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Don’t let critical insulation become a padded room

Man I love Scott Kurtz. I’m not sure of anyone else who has that unique blend of high quality output I can’t resist – and then the occasional personal post that can just send me screaming around the bend wanting to rant and rage.

His latest blog post snarks Johanna Draper Carlson’s review of “How to Make Webcomics” (which I’ve said before is great and should be step one in any new artists plan for internet domination). Now while Johanna’s review is pretty much glowing Scott took umbrage at Johanna’s wondering why there was nothing in the book to suggest that occasionally criticism from critics or fans was deserved.

As Scott put it:

There is a strange sense of entitlement, an eerie assumption of an unspoken working relationship that I am happy to inform does not exist. Why we insulate ourselves from the notion that the external critic can EVER be right, is because their critique is moot in regards to the progression of our work.

He goes on later:

It’s not that we don’t realize we’re making mistakes. It’s not that we’re oblivious to the fact that our work is imperfect. But if we play it safe and never risk those imperfections, then we’ll never grow as artists. Ultimately, we can’t chart our course based on what our readership or critics thinks is working. We have to go with our gut.

The real disconnect here is the assumption that all feedback to any attempt at change which will be negative (which I’m sure is more common to web-centric properties) and that criticism and legitimate areas that require improvement can’t possibly be connected. While Scott has always shown a willingness to innovate, experiment, and critique his own work harshly (as many of the great creators do) this is by no means a universal trait shared by all artists everywhere. For every Scott Kurtz (whose stylistic innovations and experimentation I may not always agree with, but I certainly come to appreciate over time) there are a dozen artists who not only don’t try to grow, but also follow his lead and insulate themselves from all commentary to the point of not realizing their work is crap.

This isn’t a unique situation to the comic industry, I come across it most often with screenwriters who are genuinely unprepared to know how to respond when I tell them I didn’t like a work (playwrights, by contrast, find it harder to ignore when whole audiences don’t like their work).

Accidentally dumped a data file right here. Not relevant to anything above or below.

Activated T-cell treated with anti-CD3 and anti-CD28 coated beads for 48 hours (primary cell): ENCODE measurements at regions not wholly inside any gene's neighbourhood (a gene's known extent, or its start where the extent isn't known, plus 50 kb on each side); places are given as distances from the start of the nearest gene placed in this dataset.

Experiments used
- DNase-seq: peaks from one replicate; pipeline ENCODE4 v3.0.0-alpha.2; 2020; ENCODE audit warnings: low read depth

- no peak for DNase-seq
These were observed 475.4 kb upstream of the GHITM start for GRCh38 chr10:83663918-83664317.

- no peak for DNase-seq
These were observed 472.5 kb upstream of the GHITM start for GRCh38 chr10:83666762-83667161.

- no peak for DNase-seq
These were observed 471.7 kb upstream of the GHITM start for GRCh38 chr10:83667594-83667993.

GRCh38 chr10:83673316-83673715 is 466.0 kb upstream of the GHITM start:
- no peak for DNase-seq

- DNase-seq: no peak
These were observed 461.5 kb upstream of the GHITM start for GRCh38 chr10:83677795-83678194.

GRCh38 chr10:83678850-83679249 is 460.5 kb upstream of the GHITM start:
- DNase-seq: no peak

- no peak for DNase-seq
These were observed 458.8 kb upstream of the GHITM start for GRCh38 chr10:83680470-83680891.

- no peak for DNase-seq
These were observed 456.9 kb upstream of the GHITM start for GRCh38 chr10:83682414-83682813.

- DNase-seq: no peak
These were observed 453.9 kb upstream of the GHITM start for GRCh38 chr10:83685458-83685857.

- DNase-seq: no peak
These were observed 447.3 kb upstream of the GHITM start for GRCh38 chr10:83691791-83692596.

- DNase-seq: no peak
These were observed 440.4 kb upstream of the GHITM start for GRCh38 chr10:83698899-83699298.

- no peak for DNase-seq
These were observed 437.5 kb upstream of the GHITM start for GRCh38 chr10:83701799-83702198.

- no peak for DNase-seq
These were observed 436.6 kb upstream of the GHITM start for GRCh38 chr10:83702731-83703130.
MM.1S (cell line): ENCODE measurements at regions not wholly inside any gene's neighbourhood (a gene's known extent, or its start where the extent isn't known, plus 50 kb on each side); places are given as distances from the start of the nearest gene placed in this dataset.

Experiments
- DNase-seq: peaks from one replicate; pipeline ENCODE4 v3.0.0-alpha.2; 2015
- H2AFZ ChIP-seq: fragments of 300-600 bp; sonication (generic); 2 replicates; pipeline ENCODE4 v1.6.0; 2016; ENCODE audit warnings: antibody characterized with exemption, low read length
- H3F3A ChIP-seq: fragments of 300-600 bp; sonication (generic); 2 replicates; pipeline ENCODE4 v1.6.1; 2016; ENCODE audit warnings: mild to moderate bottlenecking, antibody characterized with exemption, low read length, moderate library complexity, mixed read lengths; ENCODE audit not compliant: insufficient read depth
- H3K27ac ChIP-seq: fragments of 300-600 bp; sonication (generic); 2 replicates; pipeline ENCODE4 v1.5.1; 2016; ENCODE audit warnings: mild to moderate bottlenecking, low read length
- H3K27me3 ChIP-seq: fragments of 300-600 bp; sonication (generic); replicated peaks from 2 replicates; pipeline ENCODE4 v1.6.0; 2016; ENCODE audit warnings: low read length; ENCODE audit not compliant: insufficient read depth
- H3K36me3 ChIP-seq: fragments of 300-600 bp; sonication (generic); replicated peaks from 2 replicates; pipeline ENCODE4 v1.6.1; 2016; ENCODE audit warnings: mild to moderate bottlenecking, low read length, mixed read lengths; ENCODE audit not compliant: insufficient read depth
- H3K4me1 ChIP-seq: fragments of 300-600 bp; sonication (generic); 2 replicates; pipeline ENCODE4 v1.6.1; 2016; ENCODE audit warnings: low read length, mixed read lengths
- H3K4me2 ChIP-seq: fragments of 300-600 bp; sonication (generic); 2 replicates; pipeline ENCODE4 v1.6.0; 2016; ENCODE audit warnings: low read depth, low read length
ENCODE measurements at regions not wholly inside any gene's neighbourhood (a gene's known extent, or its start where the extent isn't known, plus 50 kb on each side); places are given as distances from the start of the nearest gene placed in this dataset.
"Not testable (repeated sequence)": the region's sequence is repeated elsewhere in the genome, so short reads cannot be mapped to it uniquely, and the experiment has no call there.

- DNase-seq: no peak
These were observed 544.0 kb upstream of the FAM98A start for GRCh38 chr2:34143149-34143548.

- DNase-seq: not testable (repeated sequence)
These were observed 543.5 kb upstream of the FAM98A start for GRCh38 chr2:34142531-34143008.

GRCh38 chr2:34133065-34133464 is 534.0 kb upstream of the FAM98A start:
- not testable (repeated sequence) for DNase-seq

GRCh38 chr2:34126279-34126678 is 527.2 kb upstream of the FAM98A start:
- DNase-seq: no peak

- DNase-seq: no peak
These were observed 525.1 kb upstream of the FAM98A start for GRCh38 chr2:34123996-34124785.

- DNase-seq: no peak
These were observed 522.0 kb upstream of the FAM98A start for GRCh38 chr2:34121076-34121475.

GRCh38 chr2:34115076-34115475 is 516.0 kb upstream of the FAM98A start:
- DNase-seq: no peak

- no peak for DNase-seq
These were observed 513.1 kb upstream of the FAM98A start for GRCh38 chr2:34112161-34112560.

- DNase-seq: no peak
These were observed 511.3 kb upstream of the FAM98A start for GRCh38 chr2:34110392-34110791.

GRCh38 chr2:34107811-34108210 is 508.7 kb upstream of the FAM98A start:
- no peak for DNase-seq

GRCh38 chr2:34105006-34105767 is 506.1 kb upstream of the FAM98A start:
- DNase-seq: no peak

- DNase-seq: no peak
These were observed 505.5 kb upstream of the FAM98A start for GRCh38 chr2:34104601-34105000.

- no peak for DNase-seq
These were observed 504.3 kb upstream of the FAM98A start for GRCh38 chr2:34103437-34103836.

I’m not saying that creators should slavishly devote themselves to currying critical (or audience) favour. But if you are getting widespread responses that, say, your dialogue is unnatural, or your grasp of anatomy is weak – those are, perhaps, areas that one might want to focus on – if one’s ultimate goal requires some semblance of commercial viability.

This doesn’t stem from a belief that critics have any particular special place in the creative process – but some of them have long histories with their respective mediums and are well versed in pinpointing areas with issues. With almost all media I have critics whose opinions I value very highly (and part of why Scott’s blast rankles is that Johanna Draper Carlson has been such a rational, well-spoken voice of comic criticism in both print and on-line since before there was a world-wide-web… I remember first encountering her intelligent writing on Usenet in the mid 90s. She now reviews comics for Publisher’s Weekly… so she’s not exactly “some blogger” or an unknown quantity).

Kurtz’s personal viewpoint isn’t wrong, for Scott. I know lots of writers who have never read a single review of their work… but all of those have very good peer feedback groups (as Scott does) or insanely self-critical viewpoints to make up the lack of using outside influences as cues for areas to work on.

To assume that a creator can self-generate that feedback consistently is to ignore a least one possible tool in the creators arsenal which is short-sighted, especially in a book instructing a variety of artists with a variety of backgrounds and skill sets.

Now trying to figure out what criticism might be worthwhile to listen to (if any, as I’m sure the signal to noise is deafening) would be a valuable skill for new artists – which I think is almost exactly what Johanna was saying.